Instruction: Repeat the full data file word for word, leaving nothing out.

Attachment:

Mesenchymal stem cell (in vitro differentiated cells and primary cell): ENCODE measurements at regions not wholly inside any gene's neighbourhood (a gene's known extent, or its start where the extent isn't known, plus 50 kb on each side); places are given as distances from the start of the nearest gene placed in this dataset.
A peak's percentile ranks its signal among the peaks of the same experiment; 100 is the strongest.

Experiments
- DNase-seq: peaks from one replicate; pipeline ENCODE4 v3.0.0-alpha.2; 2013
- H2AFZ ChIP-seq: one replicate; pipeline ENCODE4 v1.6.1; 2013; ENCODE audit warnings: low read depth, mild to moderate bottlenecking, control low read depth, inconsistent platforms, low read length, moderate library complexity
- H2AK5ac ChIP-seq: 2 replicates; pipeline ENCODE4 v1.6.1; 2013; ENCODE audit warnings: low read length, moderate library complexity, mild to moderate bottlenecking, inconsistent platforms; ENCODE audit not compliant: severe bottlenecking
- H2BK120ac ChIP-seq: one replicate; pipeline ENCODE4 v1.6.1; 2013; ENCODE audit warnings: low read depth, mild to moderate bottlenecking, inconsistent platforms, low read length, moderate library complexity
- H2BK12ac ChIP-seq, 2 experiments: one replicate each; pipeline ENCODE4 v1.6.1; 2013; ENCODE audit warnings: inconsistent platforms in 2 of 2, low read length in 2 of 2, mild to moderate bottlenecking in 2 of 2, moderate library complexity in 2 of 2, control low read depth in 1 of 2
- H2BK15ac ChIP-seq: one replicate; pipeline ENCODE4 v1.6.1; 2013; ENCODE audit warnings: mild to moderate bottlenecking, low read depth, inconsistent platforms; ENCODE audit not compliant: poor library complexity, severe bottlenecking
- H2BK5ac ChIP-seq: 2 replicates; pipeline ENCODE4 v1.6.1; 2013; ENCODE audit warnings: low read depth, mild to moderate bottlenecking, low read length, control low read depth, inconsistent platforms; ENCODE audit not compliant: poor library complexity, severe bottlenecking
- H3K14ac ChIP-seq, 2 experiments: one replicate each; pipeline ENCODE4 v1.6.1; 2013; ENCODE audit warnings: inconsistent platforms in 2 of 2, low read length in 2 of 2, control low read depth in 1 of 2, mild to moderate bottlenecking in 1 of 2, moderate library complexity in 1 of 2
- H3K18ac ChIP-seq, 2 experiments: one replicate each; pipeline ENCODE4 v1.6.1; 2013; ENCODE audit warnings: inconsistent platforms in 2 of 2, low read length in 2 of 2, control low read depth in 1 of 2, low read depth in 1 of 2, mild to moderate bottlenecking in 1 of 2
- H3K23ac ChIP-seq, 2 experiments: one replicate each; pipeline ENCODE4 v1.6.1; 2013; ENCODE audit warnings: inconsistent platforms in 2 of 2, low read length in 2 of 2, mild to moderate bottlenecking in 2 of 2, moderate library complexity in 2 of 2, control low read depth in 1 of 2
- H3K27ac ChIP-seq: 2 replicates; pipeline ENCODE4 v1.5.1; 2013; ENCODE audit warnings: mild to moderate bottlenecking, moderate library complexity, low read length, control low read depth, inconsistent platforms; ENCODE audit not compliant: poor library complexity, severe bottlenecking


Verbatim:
Mesenchymal stem cell (in vitro differentiated cells and primary cell): ENCODE measurements at regions not wholly inside any gene's neighbourhood (a gene's known extent, or its start where the extent isn't known, plus 50 kb on each side); places are given as distances from the start of the nearest gene placed in this dataset.
A peak's percentile ranks its signal among the peaks of the same experiment; 100 is the strongest.

Experiments
- DNase-seq: peaks from one replicate; pipeline ENCODE4 v3.0.0-alpha.2; 2013
- H2AFZ ChIP-seq: one replicate; pipeline ENCODE4 v1.6.1; 2013; ENCODE audit warnings: low read depth, mild to moderate bottlenecking, control low read depth, inconsistent platforms, low read length, moderate library complexity
- H2AK5ac ChIP-seq: 2 replicates; pipeline ENCODE4 v1.6.1; 2013; ENCODE audit warnings: low read length, moderate library complexity, mild to moderate bottlenecking, inconsistent platforms; ENCODE audit not compliant: severe bottlenecking
- H2BK120ac ChIP-seq: one replicate; pipeline ENCODE4 v1.6.1; 2013; ENCODE audit warnings: low read depth, mild to moderate bottlenecking, inconsistent platforms, low read length, moderate library complexity
- H2BK12ac ChIP-seq, 2 experiments: one replicate each; pipeline ENCODE4 v1.6.1; 2013; ENCODE audit warnings: inconsistent platforms in 2 of 2, low read length in 2 of 2, mild to moderate bottlenecking in 2 of 2, moderate library complexity in 2 of 2, control low read depth in 1 of 2
- H2BK15ac ChIP-seq: one replicate; pipeline ENCODE4 v1.6.1; 2013; ENCODE audit warnings: mild to moderate bottlenecking, low read depth, inconsistent platforms; ENCODE audit not compliant: poor library complexity, severe bottlenecking
- H2BK5ac ChIP-seq: 2 replicates; pipeline ENCODE4 v1.6.1; 2013; ENCODE audit warnings: low read depth, mild to moderate bottlenecking, low read length, control low read depth, inconsistent platforms; ENCODE audit not compliant: poor library complexity, severe bottlenecking
- H3K14ac ChIP-seq, 2 experiments: one replicate each; pipeline ENCODE4 v1.6.1; 2013; ENCODE audit warnings: inconsistent platforms in 2 of 2, low read length in 2 of 2, control low read depth in 1 of 2, mild to moderate bottlenecking in 1 of 2, moderate library complexity in 1 of 2
- H3K18ac ChIP-seq, 2 experiments: one replicate each; pipeline ENCODE4 v1.6.1; 2013; ENCODE audit warnings: inconsistent platforms in 2 of 2, low read length in 2 of 2, control low read depth in 1 of 2, low read depth in 1 of 2, mild to moderate bottlenecking in 1 of 2
- H3K23ac ChIP-seq, 2 experiments: one replicate each; pipeline ENCODE4 v1.6.1; 2013; ENCODE audit warnings: inconsistent platforms in 2 of 2, low read length in 2 of 2, mild to moderate bottlenecking in 2 of 2, moderate library complexity in 2 of 2, control low read depth in 1 of 2
- H3K27ac ChIP-seq: 2 replicates; pipeline ENCODE4 v1.5.1; 2013; ENCODE audit warnings: mild to moderate bottlenecking, moderate library complexity, low read length, control low read depth, inconsistent platforms; ENCODE audit not compliant: poor library complexity, severe bottlenecking